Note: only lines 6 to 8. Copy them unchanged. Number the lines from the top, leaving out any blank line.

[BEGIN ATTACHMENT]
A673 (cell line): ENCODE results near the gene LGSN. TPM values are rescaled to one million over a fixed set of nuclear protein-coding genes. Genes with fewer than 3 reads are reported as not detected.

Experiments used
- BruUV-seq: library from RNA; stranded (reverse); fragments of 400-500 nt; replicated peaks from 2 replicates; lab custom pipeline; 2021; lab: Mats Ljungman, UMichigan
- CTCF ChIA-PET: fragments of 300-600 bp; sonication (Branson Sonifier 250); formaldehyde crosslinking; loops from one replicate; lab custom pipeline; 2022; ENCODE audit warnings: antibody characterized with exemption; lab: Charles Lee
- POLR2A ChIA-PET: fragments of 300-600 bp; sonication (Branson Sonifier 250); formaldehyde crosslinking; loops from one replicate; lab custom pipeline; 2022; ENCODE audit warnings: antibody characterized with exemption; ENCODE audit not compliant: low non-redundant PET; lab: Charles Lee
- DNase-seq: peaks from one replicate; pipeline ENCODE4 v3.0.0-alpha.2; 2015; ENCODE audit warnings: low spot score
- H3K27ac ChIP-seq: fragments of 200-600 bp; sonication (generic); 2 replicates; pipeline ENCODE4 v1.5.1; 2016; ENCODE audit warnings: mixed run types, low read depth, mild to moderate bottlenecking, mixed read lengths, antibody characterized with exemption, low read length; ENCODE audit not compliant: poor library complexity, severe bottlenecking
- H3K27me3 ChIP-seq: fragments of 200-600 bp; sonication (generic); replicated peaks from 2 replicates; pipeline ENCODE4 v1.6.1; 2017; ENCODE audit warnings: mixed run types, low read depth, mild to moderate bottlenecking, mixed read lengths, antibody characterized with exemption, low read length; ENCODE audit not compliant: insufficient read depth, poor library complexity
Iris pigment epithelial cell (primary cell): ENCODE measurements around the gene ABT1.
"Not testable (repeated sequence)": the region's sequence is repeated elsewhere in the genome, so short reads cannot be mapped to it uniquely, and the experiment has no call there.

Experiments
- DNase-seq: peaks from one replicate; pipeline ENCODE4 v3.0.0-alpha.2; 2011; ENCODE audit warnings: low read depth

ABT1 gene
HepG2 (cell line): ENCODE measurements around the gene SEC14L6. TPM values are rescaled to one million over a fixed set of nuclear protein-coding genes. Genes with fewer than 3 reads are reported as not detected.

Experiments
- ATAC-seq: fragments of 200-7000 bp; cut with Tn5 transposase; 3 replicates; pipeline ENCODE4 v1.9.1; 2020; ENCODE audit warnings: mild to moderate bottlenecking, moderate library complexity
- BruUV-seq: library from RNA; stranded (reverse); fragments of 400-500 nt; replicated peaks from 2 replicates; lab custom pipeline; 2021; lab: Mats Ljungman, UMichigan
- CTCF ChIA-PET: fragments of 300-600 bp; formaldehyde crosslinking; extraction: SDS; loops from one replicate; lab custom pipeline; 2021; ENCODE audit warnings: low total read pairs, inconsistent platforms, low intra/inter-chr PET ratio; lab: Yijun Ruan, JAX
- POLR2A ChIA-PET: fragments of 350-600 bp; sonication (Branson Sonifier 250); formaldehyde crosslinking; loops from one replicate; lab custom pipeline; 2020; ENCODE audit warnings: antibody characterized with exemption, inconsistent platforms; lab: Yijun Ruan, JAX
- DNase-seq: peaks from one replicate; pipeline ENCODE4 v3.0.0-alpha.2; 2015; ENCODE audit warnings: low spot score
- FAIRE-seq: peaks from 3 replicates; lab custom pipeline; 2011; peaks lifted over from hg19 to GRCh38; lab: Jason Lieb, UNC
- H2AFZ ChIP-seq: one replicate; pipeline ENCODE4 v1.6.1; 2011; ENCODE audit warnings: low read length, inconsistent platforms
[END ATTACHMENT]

- DNase-seq: peaks from one replicate; pipeline ENCODE4 v3.0.0-alpha.2; 2015; ENCODE audit warnings: low spot score
- H3K27ac ChIP-seq: fragments of 200-600 bp; sonication (generic); 2 replicates; pipeline ENCODE4 v1.5.1; 2016; ENCODE audit warnings: mixed run types, low read depth, mild to moderate bottlenecking, mixed read lengths, antibody characterized with exemption, low read length; ENCODE audit not compliant: poor library complexity, severe bottlenecking
- H3K27me3 ChIP-seq: fragments of 200-600 bp; sonication (generic); replicated peaks from 2 replicates; pipeline ENCODE4 v1.6.1; 2017; ENCODE audit warnings: mixed run types, low read depth, mild to moderate bottlenecking, mixed read lengths, antibody characterized with exemption, low read length; ENCODE audit not compliant: insufficient read depth, poor library complexity